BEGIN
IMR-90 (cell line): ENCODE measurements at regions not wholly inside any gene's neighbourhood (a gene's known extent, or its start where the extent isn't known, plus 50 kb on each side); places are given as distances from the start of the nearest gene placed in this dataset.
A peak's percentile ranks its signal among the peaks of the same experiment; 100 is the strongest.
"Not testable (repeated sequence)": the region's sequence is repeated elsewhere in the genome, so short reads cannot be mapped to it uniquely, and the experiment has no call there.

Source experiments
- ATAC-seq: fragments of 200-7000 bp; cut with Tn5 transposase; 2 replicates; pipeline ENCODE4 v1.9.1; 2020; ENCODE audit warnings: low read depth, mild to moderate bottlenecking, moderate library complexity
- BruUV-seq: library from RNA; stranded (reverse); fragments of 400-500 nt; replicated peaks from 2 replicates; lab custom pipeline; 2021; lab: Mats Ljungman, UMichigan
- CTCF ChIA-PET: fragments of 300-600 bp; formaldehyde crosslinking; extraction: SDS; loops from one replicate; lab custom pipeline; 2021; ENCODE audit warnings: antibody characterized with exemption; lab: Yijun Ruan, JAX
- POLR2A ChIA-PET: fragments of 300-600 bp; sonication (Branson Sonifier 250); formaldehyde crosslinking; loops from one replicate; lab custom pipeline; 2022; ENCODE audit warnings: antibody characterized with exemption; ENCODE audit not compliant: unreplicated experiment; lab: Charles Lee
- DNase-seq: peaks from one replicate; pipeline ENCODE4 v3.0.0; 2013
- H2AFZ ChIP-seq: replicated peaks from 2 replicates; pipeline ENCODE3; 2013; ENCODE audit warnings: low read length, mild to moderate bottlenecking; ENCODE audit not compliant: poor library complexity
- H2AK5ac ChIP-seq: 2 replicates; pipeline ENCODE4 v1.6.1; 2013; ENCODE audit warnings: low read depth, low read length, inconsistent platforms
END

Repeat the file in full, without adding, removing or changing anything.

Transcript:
IMR-90 (cell line): ENCODE measurements at regions not wholly inside any gene's neighbourhood (a gene's known extent, or its start where the extent isn't known, plus 50 kb on each side); places are given as distances from the start of the nearest gene placed in this dataset.
A peak's percentile ranks its signal among the peaks of the same experiment; 100 is the strongest.
"Not testable (repeated sequence)": the region's sequence is repeated elsewhere in the genome, so short reads cannot be mapped to it uniquely, and the experiment has no call there.

Source experiments
- ATAC-seq: fragments of 200-7000 bp; cut with Tn5 transposase; 2 replicates; pipeline ENCODE4 v1.9.1; 2020; ENCODE audit warnings: low read depth, mild to moderate bottlenecking, moderate library complexity
- BruUV-seq: library from RNA; stranded (reverse); fragments of 400-500 nt; replicated peaks from 2 replicates; lab custom pipeline; 2021; lab: Mats Ljungman, UMichigan
- CTCF ChIA-PET: fragments of 300-600 bp; formaldehyde crosslinking; extraction: SDS; loops from one replicate; lab custom pipeline; 2021; ENCODE audit warnings: antibody characterized with exemption; lab: Yijun Ruan, JAX
- POLR2A ChIA-PET: fragments of 300-600 bp; sonication (Branson Sonifier 250); formaldehyde crosslinking; loops from one replicate; lab custom pipeline; 2022; ENCODE audit warnings: antibody characterized with exemption; ENCODE audit not compliant: unreplicated experiment; lab: Charles Lee
- DNase-seq: peaks from one replicate; pipeline ENCODE4 v3.0.0; 2013
- H2AFZ ChIP-seq: replicated peaks from 2 replicates; pipeline ENCODE3; 2013; ENCODE audit warnings: low read length, mild to moderate bottlenecking; ENCODE audit not compliant: poor library complexity
- H2AK5ac ChIP-seq: 2 replicates; pipeline ENCODE4 v1.6.1; 2013; ENCODE audit warnings: low read depth, low read length, inconsistent platforms